Municipal officials get rare glimpse into OPP training at open house

The inside of Sacred Heart School here hasn’t changed much since the school was closed. But what goes on inside the school these days is considerably different from the time when students roamed the hallways.

On any given day, an OPP armed tactical unit might be roaming the halls in a training exercise to secure the building. As part of the exercise, shots can be heard allowing the team to identify where a potential shooter is.

Wellington OPP has been operating the training centre since leasing the building in 2010 and annually hundreds of officers train and upgrade their skills there and at a nearby shooting range. They come from Wellington and detachments in Grey, Huron and Perth counties, South Bruce and the Bruce Peninsula.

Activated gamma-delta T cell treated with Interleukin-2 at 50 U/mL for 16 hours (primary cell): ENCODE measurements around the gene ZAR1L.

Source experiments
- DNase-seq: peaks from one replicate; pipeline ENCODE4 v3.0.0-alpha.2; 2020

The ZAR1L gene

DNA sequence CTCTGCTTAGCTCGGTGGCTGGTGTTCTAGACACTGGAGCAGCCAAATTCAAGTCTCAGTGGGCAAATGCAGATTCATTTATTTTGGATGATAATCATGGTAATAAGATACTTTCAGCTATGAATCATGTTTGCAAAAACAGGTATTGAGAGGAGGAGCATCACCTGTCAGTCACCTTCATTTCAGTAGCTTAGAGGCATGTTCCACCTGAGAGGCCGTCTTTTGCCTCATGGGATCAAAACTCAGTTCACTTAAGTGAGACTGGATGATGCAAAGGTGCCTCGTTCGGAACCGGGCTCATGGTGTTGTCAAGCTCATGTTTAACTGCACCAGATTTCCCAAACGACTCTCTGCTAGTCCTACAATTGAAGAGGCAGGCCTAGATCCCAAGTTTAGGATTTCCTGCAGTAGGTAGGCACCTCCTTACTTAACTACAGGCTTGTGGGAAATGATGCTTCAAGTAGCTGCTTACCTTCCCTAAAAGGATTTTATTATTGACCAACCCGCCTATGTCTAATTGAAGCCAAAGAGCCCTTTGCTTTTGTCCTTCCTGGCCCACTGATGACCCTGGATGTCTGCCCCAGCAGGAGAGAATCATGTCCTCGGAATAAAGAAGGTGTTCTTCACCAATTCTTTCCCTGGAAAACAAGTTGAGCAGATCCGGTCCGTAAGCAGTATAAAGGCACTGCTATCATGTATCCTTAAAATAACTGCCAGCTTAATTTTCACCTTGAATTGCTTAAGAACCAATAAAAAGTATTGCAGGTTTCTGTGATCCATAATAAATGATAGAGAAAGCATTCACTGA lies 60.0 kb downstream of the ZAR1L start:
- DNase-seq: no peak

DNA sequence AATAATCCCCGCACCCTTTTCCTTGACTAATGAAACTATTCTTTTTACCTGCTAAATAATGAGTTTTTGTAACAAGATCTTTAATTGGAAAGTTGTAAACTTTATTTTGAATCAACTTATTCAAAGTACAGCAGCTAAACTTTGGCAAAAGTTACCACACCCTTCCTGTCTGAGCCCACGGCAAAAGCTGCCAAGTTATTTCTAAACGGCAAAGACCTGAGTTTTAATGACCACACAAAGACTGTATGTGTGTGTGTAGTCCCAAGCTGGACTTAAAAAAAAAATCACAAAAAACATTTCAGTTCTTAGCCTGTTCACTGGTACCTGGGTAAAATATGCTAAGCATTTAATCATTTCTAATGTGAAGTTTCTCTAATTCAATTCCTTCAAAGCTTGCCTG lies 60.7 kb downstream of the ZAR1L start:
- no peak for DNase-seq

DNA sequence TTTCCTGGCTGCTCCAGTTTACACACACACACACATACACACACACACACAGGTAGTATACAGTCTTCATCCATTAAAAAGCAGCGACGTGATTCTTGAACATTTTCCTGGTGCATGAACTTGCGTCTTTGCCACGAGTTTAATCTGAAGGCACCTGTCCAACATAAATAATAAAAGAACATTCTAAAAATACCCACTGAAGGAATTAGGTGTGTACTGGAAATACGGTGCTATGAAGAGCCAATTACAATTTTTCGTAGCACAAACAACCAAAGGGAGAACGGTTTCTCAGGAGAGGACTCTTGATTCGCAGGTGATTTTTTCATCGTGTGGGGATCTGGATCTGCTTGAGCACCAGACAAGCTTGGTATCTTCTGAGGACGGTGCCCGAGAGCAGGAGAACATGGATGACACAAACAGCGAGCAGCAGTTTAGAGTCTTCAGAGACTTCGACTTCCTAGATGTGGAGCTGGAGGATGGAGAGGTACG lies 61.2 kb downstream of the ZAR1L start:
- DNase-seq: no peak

In a rare move, the county police services board approved an open house for the media and municipal representatives at the urging of Inspector Scott Lawson, head of the Wellington County OPP and its 130 officers.

“My goal was to give a rare opportunity to show the kind of things that people don’t know about,” Lawson said. “There were certain things we did show, but there were things we didn’t show (because) we don’t want everyone to know.”

It’s the first time the facility has been open to the public with OPP instructors talking candidly about what is taught and some of the hardware officers on daily patrols use.

The training officers talked about being prepared for any situation officers might encounter when responding to a call.

“The mindset is we’re no good to the safety of the public or ourselves if we don’t have the equipment,” Lawson added, referring to the modern equipment available and at-the-ready for OPP officers.  “The majority of the people in Wellington County have no idea and it’s not that they need to.”